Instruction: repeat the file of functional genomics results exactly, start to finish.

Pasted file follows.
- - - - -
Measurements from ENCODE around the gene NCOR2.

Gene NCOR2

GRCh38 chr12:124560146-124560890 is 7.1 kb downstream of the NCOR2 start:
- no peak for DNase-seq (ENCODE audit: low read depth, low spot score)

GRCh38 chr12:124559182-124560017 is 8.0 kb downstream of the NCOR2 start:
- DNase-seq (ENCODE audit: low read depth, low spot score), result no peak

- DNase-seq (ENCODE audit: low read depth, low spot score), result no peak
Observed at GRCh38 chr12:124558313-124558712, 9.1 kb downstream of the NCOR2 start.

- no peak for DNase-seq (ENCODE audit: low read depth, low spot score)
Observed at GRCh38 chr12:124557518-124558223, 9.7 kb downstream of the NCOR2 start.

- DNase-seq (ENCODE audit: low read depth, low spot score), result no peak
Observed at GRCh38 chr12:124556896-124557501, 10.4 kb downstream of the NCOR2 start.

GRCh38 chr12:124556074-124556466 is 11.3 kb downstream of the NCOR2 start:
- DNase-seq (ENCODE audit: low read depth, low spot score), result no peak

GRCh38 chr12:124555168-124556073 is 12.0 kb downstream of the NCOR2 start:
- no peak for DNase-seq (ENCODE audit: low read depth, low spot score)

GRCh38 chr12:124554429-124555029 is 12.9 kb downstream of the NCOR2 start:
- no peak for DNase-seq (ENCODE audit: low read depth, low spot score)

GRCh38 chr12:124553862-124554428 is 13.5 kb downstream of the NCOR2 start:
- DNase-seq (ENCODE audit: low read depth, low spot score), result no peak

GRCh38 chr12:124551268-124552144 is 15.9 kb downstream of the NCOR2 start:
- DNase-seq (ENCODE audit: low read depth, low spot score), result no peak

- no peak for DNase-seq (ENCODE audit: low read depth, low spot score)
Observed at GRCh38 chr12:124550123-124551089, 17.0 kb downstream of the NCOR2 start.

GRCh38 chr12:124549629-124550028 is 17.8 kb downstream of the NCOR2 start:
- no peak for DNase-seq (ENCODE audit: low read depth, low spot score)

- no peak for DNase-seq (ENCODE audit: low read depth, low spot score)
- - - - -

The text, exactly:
Measurements from ENCODE around the gene NCOR2.

Gene NCOR2

GRCh38 chr12:124560146-124560890 is 7.1 kb downstream of the NCOR2 start:
- no peak for DNase-seq (ENCODE audit: low read depth, low spot score)

GRCh38 chr12:124559182-124560017 is 8.0 kb downstream of the NCOR2 start:
- DNase-seq (ENCODE audit: low read depth, low spot score), result no peak

- DNase-seq (ENCODE audit: low read depth, low spot score), result no peak
Observed at GRCh38 chr12:124558313-124558712, 9.1 kb downstream of the NCOR2 start.

- no peak for DNase-seq (ENCODE audit: low read depth, low spot score)
Observed at GRCh38 chr12:124557518-124558223, 9.7 kb downstream of the NCOR2 start.

- DNase-seq (ENCODE audit: low read depth, low spot score), result no peak
Observed at GRCh38 chr12:124556896-124557501, 10.4 kb downstream of the NCOR2 start.

GRCh38 chr12:124556074-124556466 is 11.3 kb downstream of the NCOR2 start:
- DNase-seq (ENCODE audit: low read depth, low spot score), result no peak

GRCh38 chr12:124555168-124556073 is 12.0 kb downstream of the NCOR2 start:
- no peak for DNase-seq (ENCODE audit: low read depth, low spot score)

GRCh38 chr12:124554429-124555029 is 12.9 kb downstream of the NCOR2 start:
- no peak for DNase-seq (ENCODE audit: low read depth, low spot score)

GRCh38 chr12:124553862-124554428 is 13.5 kb downstream of the NCOR2 start:
- DNase-seq (ENCODE audit: low read depth, low spot score), result no peak

GRCh38 chr12:124551268-124552144 is 15.9 kb downstream of the NCOR2 start:
- DNase-seq (ENCODE audit: low read depth, low spot score), result no peak

- no peak for DNase-seq (ENCODE audit: low read depth, low spot score)
Observed at GRCh38 chr12:124550123-124551089, 17.0 kb downstream of the NCOR2 start.

GRCh38 chr12:124549629-124550028 is 17.8 kb downstream of the NCOR2 start:
- no peak for DNase-seq (ENCODE audit: low read depth, low spot score)

- no peak for DNase-seq (ENCODE audit: low read depth, low spot score)